A good-quality medium-sized timber-framed roof lantern of around 3m x 3m will typically cost around £4000 fully installed. Whereas a smaller (around 750mm x 750mm) uPVC framed lantern can be installed for around half that price. Expect to pay £700 for a ventilator and anything from £1000 to £4000 for bespoke blinds.

Due to the scale and time involved for the project, the cost of a tradesperson's time and labour can be quite high, particularly for more specialist/complex jobs or for larger scale installation.

Below are some estimated costs of installation for roof lanterns.

Job Description Avg. Cost Duration
750mm x 750mm roof lantern £1700 2 Days
1500mm x 1500mm basic roof lantern £2600 2-3 Days
1500mm x 3000mm roof lantern £3250 3 Days
3000mm x 3000mm roof lantern £4000 4 Days


Cost Breakdown

Individual costs to install an average 1500mm x 1500mm basic roof lantern - Total Cost: £2600

45%

Materials
£1170

55%

Tradesmen
£1430

0%

Waste Removal
£0

FAQ's

Ventilation should be carefully considered, especially if the lantern will receive a lot of direct sunlight or if the lantern is above a kitchen where lots of heat will be generated. Roof lantern ventilation can be provided via trickle vents, top hung opening sashes or opening skylights. Obviously opening windows or skylights offer much more ventilation than trickle vents, but trickle vents are much cheaper and easier.
This depends of course on the type of room below and amount of light required, but many are surprised by just how much extra light even a modest 1000mm x 1000mmm roof lantern can provide. The size and shape of the room (and therefore the roof) will obviously dictate the right size of the lantern in terms of the aesthetics, but the room usage will dictate the actual glass area or amount of light required.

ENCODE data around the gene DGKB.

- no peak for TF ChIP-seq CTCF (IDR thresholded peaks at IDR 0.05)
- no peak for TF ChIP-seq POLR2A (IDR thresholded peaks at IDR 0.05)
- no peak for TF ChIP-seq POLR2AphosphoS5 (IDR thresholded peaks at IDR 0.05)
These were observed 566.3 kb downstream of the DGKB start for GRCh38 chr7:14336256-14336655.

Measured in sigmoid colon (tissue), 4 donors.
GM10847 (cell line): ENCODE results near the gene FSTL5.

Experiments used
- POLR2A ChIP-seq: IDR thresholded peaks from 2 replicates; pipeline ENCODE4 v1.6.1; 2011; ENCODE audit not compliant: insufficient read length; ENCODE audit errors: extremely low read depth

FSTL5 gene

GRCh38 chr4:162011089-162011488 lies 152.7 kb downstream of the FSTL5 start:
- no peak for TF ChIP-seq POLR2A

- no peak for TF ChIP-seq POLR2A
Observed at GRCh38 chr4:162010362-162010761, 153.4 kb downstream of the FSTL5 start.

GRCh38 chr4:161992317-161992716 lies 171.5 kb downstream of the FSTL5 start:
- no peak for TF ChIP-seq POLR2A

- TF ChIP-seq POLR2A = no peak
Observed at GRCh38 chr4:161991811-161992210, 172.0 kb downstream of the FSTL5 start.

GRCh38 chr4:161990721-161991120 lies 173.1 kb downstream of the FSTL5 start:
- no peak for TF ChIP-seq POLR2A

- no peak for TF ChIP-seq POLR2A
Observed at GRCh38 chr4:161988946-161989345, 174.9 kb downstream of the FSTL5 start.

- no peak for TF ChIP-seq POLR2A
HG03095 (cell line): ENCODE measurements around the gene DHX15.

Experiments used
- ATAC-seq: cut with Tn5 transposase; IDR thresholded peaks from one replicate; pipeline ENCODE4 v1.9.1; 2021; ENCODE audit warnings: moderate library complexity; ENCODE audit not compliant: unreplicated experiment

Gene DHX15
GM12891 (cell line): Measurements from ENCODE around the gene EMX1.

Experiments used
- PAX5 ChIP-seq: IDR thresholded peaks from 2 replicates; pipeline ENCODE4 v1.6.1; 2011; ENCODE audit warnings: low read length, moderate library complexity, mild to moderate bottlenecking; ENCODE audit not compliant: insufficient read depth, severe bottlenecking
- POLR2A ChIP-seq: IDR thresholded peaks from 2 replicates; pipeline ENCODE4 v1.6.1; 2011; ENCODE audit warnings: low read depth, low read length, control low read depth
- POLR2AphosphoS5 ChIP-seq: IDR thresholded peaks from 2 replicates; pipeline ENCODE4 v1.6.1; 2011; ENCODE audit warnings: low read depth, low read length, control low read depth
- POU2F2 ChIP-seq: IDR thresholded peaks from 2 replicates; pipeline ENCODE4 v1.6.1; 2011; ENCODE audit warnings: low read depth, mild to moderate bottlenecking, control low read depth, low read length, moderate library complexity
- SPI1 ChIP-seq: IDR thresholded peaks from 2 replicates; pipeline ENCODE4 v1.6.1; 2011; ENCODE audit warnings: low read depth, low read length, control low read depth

Essentially, a roof lantern sits on top of a roof, whereas a skylight is part of the roof, so is included as part of the roof construction. However, both terms are often used interchangeably to describe various types of roof glazing systems so don't depend on the correct definitions being used even by manufacturers.
Yes - opening vents can be added at extra cost, which can be operated either with some sort of handle or remotely, using a motor. It is even possible to get automatic opening vents which are part of an automated climate control system, the vents will open when the temperature rises, but will automatically close if it starts raining.
True Pilkington Active Self Clean glass is an incredible piece of technology. Photo-Catalytic glass is used to offer the ultimate in low maintenance by harnessing the ultraviolet energy to power a chemical reaction that actually breaks down organic dirt. In addition, rather than forming droplets, the water essentially slides off the glass, carrying any dirt away and leaving the glass clear at all times. However, Pilkington is the leading industry standard and not all self-cleaning glass on offer is quite as effective. So before paying extra, check exactly what type of glass you are getting.
Technically, yes you can, but this is not recommended unless you are an experienced builder.